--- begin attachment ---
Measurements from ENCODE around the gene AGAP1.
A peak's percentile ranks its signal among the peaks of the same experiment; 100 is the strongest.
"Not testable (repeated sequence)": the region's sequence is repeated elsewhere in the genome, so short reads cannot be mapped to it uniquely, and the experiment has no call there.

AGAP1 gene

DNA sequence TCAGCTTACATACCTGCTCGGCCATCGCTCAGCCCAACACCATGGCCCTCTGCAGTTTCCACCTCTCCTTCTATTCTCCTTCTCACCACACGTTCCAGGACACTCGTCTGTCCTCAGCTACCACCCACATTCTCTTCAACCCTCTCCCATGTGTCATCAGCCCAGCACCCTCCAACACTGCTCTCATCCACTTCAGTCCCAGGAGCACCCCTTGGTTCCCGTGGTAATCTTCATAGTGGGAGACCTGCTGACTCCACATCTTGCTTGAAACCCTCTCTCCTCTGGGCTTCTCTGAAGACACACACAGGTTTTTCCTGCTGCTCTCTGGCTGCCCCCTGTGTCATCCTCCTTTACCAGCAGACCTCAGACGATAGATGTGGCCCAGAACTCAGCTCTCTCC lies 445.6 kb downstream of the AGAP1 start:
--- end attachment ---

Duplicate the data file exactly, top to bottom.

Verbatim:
Measurements from ENCODE around the gene AGAP1.
A peak's percentile ranks its signal among the peaks of the same experiment; 100 is the strongest.
"Not testable (repeated sequence)": the region's sequence is repeated elsewhere in the genome, so short reads cannot be mapped to it uniquely, and the experiment has no call there.

AGAP1 gene

DNA sequence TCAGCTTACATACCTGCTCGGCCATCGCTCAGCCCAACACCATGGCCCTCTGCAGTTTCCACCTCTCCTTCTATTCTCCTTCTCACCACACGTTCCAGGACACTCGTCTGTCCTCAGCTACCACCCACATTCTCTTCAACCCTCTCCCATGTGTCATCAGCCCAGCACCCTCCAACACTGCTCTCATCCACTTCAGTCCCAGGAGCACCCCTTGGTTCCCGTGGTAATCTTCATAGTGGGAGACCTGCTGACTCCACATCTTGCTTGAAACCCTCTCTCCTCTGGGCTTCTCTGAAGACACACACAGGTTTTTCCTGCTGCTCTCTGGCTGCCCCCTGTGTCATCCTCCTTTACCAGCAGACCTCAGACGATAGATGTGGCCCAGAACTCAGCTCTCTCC lies 445.6 kb downstream of the AGAP1 start: